MusicNOW Night Three: The National, CSO, and more

Rubato Photo

For years, Memorial Hall has been MusicNOW’s spiritual home. Even last year, the first partnered with the Symphony, the Karl Jensen lightboxes and strands of incandescent bulbs felt a bit as if they’d been uprooted. But walking into Cincinnati Music Hall last night, there could be no doubt: the festival’s soul was clamoring for some bigger real estate. The lightboxes and projections are once again aglow in the lobby, but are now joined by Jensen’s new striking companion piece hanging above the Springer Auditorium stage. Welcome home.

The evening opened in the third floor Corbett Tower with a pair of short recitals. Virtuosic violinist Yuki Numata Resnick started us off with Bryce Dessner’s “Ornament and Crime,” a two-movement Bach and Loos-inspired piece recently commissioned by the Dutch festival Crosslinx. Resnick then invited her husband, National horn player Kyle Resnick, to perform with her for the Sarabande from J.S. Bach’s Violin Partita No. 1. Contemporary legend Nico Muhly then introduced his beautiful “Drones for Violin,” in which violin and piano take turns soloing while the other creates ambient noise in the background. 2012 MusicNOW alumnus (and former organist for Westminster Abbey, London) James McVinnie closed out the recital on piano and positively nailed the seven movements of Bach’s Partita No. 4.

The atmosphere was absolutely buzzing in Music Hall as the lights went down for the first half of the program. In a clever ruse, conductor Louis Langrée entered the stage prior to concertmaster Timothy Lees. When the latter arrived stage right, Langrée ushered him onto the podium, where Lees promptly started the orchestra into Edgard Varèse’s satirical “Tuning Up,” which, as you might expect, sounds like the symphony’s traditional pre-concert tuning. After the work, Langrée and Dessner used this as a teaching moment in their introduction. “Was that music?” Langrée asked. “It was certainly composed.” Dessner spoke on the artificial barriers people place in genre classification: “to us [the musicians], it’s all part of the same thing.” MusicNOW’s ethos in a nutshell.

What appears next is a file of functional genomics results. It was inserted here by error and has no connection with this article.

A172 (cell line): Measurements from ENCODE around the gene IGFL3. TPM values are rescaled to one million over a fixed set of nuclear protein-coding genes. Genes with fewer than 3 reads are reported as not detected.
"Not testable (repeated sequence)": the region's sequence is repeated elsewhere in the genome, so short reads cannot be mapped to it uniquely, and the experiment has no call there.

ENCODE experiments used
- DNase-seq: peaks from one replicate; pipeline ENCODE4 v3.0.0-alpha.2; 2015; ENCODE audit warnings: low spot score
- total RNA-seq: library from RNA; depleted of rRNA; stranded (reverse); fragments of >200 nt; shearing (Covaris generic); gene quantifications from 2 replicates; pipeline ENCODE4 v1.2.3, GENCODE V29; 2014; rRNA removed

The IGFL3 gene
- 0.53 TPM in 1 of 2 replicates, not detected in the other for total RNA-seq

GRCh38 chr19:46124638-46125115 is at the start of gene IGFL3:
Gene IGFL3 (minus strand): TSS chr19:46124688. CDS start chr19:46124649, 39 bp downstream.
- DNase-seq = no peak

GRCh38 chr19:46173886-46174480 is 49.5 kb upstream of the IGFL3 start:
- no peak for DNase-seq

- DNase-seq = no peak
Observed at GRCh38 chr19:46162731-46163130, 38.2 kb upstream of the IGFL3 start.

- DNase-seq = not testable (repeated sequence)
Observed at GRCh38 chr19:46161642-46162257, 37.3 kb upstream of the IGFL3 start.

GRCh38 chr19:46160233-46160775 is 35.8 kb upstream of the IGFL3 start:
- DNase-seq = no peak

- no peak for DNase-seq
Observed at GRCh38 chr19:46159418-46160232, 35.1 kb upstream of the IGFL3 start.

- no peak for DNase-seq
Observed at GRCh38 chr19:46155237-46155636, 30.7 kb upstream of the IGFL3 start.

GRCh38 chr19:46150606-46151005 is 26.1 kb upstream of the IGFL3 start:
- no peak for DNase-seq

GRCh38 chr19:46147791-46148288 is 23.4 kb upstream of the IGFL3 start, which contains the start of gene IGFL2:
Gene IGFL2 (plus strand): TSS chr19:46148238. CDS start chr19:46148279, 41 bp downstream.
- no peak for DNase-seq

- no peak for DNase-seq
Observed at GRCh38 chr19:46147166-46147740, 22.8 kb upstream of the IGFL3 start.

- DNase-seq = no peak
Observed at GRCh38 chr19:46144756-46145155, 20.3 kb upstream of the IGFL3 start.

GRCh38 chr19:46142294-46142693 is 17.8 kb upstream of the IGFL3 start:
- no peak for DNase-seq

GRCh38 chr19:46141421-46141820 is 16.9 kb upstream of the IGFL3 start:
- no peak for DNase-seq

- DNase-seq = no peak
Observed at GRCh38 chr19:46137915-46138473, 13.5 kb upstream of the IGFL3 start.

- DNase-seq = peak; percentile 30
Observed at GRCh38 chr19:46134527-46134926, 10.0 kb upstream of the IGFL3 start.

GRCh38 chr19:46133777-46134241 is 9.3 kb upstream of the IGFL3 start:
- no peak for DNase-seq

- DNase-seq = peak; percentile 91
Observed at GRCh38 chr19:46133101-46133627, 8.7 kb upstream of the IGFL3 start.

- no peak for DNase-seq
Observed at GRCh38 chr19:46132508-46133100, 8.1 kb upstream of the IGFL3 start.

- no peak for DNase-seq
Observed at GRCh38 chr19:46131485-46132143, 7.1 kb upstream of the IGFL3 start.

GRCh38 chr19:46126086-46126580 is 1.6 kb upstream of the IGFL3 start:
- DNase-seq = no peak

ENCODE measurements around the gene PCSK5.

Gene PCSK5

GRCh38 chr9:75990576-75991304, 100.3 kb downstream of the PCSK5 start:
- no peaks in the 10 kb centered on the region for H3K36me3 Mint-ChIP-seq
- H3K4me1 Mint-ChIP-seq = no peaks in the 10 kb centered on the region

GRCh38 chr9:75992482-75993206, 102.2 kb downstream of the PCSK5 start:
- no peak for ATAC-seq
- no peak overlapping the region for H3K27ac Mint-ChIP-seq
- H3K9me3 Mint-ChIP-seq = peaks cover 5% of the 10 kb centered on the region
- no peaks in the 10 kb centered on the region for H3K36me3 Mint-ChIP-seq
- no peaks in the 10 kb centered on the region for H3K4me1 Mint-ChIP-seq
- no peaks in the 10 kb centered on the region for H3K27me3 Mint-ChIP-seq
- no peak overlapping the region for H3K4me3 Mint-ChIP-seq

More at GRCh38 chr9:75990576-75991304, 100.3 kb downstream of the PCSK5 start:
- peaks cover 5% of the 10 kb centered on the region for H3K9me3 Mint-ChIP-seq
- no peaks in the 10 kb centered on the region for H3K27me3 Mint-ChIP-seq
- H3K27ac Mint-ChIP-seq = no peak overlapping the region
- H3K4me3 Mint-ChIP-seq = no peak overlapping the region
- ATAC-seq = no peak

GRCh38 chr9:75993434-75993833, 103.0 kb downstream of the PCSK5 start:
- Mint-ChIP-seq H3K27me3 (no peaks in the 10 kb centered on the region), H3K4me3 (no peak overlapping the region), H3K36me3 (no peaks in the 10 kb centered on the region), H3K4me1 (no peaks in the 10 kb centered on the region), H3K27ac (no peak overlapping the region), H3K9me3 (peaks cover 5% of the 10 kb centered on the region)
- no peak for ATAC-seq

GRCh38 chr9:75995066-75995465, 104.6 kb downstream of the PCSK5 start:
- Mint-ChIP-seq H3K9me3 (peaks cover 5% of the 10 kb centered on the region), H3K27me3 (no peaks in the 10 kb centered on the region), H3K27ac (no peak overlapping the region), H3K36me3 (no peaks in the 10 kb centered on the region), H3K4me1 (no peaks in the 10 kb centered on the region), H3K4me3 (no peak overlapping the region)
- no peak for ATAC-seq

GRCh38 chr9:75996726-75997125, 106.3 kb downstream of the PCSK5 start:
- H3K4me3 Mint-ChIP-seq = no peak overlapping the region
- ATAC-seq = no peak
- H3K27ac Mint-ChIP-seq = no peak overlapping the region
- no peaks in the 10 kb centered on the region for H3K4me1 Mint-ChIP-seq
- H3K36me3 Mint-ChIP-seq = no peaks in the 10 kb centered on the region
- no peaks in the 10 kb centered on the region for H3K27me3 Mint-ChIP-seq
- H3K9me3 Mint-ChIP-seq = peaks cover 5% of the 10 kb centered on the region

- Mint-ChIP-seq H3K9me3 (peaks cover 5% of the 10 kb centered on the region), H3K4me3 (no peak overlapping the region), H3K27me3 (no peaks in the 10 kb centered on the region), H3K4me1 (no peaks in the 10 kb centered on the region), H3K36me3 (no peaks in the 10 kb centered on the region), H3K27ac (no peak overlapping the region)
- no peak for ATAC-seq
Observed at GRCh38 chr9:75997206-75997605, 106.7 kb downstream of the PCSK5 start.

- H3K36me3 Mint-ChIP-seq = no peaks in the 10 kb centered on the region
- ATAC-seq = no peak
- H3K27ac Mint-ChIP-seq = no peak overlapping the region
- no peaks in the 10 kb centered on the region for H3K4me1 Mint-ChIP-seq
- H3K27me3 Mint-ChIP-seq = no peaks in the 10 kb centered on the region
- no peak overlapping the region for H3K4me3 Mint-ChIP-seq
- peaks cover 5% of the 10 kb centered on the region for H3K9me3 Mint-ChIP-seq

“The Infernal Machine” was next, from Christopher Rouse’s Phantasmata cycle. The string sections conjured demonic steam hisses while the clanking percussion implied the eponymous clockwork contraption. One night removed from her breathtaking vocal performance with concert:nova, Pulitzer Prize-winning composer and violinist Caroline Shaw premiered her first violin concerto, “Lo,” commissioned by MusicNOW. The work is punctuated by chiming xylophone and foreboding bass drum, and nasal horns give way to rapid overlapping pizzicato cellos. This was Shaw’s debut performance as an orchestral soloist, but with this remarkable personalized piece under her belt, it’s far from her last.

Another Dessner piece followed, “Lachrimae,” featured on the same recording as “St. Carolyn by the Sea” which was performed at last year’s festival. Dessner is a master at creating textural contrast with strings, and cellos took doomed descents down the bass clef while a sea of violins churned above. There was some confusion over the program, as the listed order had been abandoned due to the logistical considerations of incorporating a rock band. Many audience members started towards the doors for intermission only to rush back to their seats as Langrée cued up John Adams’s “Short Ride in a Fast Machine.” The piece lost some of its punch in the large outdoor setting at last summer’s Lumenocity performances, but the ecstatic whirligig was in fine form here. At intermission, French singer Mina Tindle played a delightful six song set, and was joined briefly by Dessner on guitar. Cheery crowd chatter and boomy acoustics made her a bit hard to hear clearly unless you were directly in front of the speakers, but she’ll be playing a full set at Memorial Hall on Sunday evening.